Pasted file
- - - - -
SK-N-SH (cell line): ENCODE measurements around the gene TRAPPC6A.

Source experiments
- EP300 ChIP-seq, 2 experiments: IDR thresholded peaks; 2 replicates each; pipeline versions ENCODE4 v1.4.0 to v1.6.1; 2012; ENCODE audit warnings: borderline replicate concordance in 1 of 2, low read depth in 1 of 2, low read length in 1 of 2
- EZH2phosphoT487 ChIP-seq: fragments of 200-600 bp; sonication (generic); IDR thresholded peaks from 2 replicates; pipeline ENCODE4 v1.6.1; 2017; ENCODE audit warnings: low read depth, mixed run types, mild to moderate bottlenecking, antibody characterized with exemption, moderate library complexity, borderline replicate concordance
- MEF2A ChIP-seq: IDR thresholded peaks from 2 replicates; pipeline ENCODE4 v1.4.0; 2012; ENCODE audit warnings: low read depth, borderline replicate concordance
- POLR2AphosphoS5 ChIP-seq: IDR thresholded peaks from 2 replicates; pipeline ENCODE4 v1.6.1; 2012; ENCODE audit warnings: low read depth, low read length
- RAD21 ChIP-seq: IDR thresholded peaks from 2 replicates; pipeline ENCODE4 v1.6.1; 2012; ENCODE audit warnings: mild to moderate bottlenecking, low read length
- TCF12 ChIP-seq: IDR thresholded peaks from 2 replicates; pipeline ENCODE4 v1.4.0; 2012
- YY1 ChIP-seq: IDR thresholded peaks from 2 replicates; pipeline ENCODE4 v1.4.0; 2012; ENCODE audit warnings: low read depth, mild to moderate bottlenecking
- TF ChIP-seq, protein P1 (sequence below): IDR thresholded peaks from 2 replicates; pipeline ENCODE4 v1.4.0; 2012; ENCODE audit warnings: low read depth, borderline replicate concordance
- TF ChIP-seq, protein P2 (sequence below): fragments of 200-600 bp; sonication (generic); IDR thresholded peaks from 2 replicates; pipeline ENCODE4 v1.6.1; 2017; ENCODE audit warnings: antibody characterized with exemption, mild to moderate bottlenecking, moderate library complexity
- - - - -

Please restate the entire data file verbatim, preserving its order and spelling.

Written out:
SK-N-SH (cell line): ENCODE measurements around the gene TRAPPC6A.

Source experiments
- EP300 ChIP-seq, 2 experiments: IDR thresholded peaks; 2 replicates each; pipeline versions ENCODE4 v1.4.0 to v1.6.1; 2012; ENCODE audit warnings: borderline replicate concordance in 1 of 2, low read depth in 1 of 2, low read length in 1 of 2
- EZH2phosphoT487 ChIP-seq: fragments of 200-600 bp; sonication (generic); IDR thresholded peaks from 2 replicates; pipeline ENCODE4 v1.6.1; 2017; ENCODE audit warnings: low read depth, mixed run types, mild to moderate bottlenecking, antibody characterized with exemption, moderate library complexity, borderline replicate concordance
- MEF2A ChIP-seq: IDR thresholded peaks from 2 replicates; pipeline ENCODE4 v1.4.0; 2012; ENCODE audit warnings: low read depth, borderline replicate concordance
- POLR2AphosphoS5 ChIP-seq: IDR thresholded peaks from 2 replicates; pipeline ENCODE4 v1.6.1; 2012; ENCODE audit warnings: low read depth, low read length
- RAD21 ChIP-seq: IDR thresholded peaks from 2 replicates; pipeline ENCODE4 v1.6.1; 2012; ENCODE audit warnings: mild to moderate bottlenecking, low read length
- TCF12 ChIP-seq: IDR thresholded peaks from 2 replicates; pipeline ENCODE4 v1.4.0; 2012
- YY1 ChIP-seq: IDR thresholded peaks from 2 replicates; pipeline ENCODE4 v1.4.0; 2012; ENCODE audit warnings: low read depth, mild to moderate bottlenecking
- TF ChIP-seq, protein P1 (sequence below): IDR thresholded peaks from 2 replicates; pipeline ENCODE4 v1.4.0; 2012; ENCODE audit warnings: low read depth, borderline replicate concordance
- TF ChIP-seq, protein P2 (sequence below): fragments of 200-600 bp; sonication (generic); IDR thresholded peaks from 2 replicates; pipeline ENCODE4 v1.6.1; 2017; ENCODE audit warnings: antibody characterized with exemption, mild to moderate bottlenecking, moderate library complexity